NETHERLANDS - The board of the €22bn pension fund for the Metalektro (PME) has insisted it can recover its financial position without cutting its participants' rights.

In a letter to pension supervisor De Nederlandsche Bank, the board said an extensive analysis of second-quarter figures had shown there was no need - or legal case - for a discount on 1 January 2011, as social affairs minister Piet Hein Donner suggested.

The board added that it had also factored in lower assumptions for returns and a lower coverage ratio.

It said: "The expected development of the funding ratio is such that, at the end of the five-year short-term recovery plan, the minimum required coverage of 104.3% has been reached."

To comply with the regulations fully, PME will also factor in the most recent actuarial longevity figures, including adjustments for its specific demographic, the board said.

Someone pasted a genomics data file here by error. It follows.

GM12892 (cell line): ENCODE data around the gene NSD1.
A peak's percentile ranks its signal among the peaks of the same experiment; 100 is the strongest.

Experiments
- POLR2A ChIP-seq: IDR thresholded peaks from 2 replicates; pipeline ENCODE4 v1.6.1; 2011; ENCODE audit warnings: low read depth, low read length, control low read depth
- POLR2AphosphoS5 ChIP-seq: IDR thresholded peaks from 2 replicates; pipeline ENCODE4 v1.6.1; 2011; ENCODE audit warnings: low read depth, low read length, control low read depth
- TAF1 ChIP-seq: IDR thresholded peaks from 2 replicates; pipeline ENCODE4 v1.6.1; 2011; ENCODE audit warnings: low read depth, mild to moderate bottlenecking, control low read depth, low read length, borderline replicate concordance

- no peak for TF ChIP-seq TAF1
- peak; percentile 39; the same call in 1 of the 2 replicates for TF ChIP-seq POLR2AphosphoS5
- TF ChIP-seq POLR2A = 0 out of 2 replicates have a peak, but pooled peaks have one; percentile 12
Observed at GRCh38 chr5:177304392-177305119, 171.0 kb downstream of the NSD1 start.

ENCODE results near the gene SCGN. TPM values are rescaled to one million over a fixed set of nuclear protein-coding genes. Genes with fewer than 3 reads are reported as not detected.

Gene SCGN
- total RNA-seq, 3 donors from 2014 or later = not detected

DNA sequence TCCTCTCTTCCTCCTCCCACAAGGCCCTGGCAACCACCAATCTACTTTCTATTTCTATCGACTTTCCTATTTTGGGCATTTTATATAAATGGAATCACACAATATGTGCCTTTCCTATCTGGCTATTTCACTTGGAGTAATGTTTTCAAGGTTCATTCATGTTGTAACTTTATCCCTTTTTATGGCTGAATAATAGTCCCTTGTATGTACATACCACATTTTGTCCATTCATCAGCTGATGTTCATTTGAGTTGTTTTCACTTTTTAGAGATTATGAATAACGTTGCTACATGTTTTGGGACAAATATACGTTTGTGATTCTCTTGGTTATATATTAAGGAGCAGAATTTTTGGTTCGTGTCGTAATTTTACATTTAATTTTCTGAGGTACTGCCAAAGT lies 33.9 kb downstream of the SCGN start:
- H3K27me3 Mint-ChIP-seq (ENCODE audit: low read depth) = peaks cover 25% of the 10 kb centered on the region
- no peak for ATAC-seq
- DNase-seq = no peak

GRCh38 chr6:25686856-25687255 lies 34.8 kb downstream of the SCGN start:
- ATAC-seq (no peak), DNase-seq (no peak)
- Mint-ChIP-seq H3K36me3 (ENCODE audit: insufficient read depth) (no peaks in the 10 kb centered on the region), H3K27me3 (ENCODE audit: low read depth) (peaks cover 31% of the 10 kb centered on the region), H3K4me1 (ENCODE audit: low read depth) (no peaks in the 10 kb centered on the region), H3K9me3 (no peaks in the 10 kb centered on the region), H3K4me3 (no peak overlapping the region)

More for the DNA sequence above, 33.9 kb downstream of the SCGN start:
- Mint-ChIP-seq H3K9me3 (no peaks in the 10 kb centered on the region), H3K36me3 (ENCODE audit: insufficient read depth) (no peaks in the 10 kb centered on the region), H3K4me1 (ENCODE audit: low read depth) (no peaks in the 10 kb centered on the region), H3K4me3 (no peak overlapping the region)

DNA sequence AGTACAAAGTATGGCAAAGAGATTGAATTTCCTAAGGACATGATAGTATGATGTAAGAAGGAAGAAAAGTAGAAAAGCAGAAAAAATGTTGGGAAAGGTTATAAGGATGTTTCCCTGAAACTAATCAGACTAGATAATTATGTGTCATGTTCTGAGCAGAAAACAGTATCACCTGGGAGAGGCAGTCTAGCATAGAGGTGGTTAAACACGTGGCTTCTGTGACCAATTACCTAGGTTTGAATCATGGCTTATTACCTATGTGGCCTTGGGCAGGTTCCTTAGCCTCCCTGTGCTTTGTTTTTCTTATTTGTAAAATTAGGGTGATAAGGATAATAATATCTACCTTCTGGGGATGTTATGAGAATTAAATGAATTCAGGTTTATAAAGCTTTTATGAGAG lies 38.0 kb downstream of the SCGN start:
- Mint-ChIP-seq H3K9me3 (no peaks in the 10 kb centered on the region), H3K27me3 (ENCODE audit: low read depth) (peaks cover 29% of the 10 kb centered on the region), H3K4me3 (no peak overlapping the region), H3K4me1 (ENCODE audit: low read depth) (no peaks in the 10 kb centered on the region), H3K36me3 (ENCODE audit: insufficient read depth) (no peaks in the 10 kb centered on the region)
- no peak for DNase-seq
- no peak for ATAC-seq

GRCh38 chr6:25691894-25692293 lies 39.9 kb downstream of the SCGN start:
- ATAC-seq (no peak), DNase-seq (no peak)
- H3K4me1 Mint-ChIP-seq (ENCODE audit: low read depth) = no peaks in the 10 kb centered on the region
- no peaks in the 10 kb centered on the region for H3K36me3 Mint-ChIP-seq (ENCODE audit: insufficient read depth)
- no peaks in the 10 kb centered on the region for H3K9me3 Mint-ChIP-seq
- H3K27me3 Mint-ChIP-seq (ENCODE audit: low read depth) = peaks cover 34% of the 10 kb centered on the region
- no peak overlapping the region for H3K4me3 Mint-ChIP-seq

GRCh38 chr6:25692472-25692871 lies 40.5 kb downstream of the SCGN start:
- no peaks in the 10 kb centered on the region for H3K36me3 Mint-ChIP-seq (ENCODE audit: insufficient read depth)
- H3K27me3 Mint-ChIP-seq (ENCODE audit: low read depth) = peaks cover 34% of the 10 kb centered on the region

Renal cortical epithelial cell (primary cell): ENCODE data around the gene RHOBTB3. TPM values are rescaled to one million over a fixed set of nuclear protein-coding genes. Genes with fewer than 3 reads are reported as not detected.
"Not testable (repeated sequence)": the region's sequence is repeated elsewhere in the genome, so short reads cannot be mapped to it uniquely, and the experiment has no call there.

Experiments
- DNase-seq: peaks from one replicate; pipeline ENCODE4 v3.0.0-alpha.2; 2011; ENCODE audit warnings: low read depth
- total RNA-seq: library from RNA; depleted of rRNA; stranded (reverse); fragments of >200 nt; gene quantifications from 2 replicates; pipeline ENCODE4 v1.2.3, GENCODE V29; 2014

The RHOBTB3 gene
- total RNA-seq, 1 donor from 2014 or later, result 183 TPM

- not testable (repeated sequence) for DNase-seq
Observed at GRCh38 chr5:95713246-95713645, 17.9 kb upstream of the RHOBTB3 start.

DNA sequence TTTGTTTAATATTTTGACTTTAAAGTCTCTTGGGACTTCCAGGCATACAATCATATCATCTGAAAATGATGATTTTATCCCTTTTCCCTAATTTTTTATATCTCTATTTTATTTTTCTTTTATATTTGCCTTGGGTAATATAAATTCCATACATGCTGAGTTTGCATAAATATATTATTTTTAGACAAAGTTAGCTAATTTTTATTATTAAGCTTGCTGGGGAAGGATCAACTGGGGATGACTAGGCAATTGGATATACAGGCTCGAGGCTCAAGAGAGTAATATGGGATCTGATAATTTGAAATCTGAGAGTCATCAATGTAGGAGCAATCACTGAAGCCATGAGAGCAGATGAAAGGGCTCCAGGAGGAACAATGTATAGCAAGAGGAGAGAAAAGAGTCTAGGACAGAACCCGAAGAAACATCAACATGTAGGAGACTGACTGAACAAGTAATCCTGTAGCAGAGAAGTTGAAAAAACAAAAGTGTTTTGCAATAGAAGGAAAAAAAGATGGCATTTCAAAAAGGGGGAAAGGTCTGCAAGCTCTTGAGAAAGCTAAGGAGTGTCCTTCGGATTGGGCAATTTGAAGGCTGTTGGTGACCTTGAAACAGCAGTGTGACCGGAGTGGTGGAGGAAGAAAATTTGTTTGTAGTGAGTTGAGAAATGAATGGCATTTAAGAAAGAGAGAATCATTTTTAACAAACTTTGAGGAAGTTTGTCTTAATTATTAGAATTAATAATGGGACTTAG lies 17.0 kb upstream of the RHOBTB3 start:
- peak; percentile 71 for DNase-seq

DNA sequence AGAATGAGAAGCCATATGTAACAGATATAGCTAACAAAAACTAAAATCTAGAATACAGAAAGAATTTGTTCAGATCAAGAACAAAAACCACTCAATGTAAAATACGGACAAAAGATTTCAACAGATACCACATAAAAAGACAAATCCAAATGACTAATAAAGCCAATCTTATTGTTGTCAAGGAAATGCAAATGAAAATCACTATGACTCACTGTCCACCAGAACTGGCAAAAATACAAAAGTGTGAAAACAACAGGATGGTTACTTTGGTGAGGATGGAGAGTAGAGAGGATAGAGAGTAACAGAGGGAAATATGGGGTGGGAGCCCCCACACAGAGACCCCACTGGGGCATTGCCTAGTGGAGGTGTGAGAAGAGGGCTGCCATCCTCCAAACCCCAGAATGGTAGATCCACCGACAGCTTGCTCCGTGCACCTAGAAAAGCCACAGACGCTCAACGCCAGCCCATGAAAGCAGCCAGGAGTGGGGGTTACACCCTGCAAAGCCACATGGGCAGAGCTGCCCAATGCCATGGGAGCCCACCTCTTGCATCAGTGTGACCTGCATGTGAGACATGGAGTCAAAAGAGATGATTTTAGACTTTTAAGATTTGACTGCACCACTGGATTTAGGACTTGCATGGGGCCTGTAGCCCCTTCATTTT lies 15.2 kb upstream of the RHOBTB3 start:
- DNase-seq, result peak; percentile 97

Pension fund officials said they based their financial analysis - carried out by Ortec Finance - on the 5.9% return of the investment mix on 30 June, rather than on the 6.4% return of its initial recovery plan based on its strategic asset allocation.

From 1 January 2011, its new proposed 'recovery allocation' is expected to generate 5.9% under the new and tighter rules for allowed assumptions for returns, the board said.

It indicated that it wanted to increase the fund's low-yield fixed income investments by 1.9% to 37.2%, while lowering its high-yield allocation by 5.9% to 11.5%.

PME's equity portfolio and liquid investments are set to increase by 2.8% to 24.8% and by 2.2% to 5%, respectively.

It concluded that, if the scheme's coverage ratio was at least 92.5% by that date, a recovery to 107% would be achievable within three years.

The pension fund's coverage ratio - 94% at the end of June - fell to 91% at the end of August, following a drop in long-term interest rates.

However, during September, PME's funding has risen again to approximately 95% and therefore "isn't a reason for new discussions about our recovery analysis", according to Hans van der Windt, the scheme's chief executive.